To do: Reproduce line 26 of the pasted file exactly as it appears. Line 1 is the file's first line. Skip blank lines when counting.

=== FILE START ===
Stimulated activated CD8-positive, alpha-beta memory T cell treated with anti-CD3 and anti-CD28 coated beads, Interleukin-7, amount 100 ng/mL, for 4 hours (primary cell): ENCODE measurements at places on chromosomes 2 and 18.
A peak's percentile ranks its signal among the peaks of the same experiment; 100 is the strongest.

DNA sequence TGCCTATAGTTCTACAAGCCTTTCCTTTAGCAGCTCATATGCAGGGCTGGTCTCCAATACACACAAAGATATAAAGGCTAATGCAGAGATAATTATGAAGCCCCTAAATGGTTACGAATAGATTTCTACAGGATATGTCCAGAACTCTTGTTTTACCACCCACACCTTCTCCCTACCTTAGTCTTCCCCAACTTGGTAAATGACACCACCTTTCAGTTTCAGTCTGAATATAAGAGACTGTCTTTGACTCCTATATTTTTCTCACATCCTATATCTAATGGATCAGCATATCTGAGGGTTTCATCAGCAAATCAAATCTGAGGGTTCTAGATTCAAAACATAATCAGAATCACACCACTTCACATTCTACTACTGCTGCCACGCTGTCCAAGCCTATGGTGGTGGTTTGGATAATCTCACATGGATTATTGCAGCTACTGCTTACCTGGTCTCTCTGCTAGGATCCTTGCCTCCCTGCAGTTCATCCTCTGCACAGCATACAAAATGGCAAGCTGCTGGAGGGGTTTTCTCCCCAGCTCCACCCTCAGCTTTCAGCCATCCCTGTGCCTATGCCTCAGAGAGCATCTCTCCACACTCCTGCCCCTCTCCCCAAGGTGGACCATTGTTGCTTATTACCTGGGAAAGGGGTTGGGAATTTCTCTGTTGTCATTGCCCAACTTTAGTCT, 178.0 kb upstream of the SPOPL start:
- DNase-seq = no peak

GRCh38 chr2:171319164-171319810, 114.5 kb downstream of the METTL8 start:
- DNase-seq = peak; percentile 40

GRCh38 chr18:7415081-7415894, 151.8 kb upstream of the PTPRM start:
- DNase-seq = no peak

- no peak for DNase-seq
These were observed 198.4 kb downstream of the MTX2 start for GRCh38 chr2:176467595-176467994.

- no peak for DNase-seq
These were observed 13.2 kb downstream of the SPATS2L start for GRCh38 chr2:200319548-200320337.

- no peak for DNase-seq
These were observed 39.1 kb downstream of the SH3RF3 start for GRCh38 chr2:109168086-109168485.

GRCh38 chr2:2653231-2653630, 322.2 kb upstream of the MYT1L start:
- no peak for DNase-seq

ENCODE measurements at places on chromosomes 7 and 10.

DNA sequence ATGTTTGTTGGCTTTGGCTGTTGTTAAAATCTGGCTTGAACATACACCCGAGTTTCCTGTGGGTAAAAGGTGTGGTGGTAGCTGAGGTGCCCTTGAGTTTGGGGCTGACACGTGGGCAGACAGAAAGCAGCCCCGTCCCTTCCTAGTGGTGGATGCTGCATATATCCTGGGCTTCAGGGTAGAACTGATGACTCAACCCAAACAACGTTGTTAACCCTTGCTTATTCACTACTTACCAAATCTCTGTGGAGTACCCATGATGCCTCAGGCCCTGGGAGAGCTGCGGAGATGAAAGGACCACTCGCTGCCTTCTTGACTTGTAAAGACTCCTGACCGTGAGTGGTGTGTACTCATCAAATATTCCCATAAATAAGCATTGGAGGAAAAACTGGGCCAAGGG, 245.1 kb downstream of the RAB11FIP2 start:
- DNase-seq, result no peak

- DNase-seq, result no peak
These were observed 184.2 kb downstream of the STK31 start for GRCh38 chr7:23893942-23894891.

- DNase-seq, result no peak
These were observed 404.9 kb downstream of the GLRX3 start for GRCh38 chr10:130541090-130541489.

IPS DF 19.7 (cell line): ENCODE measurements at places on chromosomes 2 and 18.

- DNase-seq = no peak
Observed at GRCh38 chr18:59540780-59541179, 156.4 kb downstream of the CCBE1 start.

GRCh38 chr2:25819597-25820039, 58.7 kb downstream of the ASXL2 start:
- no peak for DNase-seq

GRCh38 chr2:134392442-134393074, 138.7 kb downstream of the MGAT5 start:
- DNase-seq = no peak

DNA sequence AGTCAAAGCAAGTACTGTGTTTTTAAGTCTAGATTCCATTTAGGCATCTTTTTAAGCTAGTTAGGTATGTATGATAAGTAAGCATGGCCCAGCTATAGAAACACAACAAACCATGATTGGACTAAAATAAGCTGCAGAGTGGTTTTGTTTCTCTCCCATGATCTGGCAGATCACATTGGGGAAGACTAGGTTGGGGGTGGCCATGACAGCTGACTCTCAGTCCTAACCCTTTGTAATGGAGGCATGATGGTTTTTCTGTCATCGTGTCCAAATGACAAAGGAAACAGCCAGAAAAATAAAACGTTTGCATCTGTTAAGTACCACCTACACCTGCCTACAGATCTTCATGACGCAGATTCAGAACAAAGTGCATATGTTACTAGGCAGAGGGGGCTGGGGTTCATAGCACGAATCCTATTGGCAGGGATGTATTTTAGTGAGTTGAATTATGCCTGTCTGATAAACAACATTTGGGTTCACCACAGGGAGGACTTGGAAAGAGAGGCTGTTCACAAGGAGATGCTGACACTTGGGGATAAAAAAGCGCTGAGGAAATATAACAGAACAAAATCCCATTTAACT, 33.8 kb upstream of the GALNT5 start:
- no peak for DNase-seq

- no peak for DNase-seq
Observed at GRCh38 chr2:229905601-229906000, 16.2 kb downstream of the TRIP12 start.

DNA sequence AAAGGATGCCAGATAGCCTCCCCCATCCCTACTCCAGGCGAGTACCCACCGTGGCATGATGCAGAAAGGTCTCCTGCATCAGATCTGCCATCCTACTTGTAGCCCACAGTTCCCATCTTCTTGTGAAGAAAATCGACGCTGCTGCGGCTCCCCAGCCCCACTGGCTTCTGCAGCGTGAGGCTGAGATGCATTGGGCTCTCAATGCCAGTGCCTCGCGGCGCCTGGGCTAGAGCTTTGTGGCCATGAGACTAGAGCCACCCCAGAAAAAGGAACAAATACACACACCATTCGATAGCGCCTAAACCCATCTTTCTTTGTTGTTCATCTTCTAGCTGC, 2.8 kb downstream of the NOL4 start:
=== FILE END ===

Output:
Observed at GRCh38 chr18:59540780-59541179, 156.4 kb downstream of the CCBE1 start.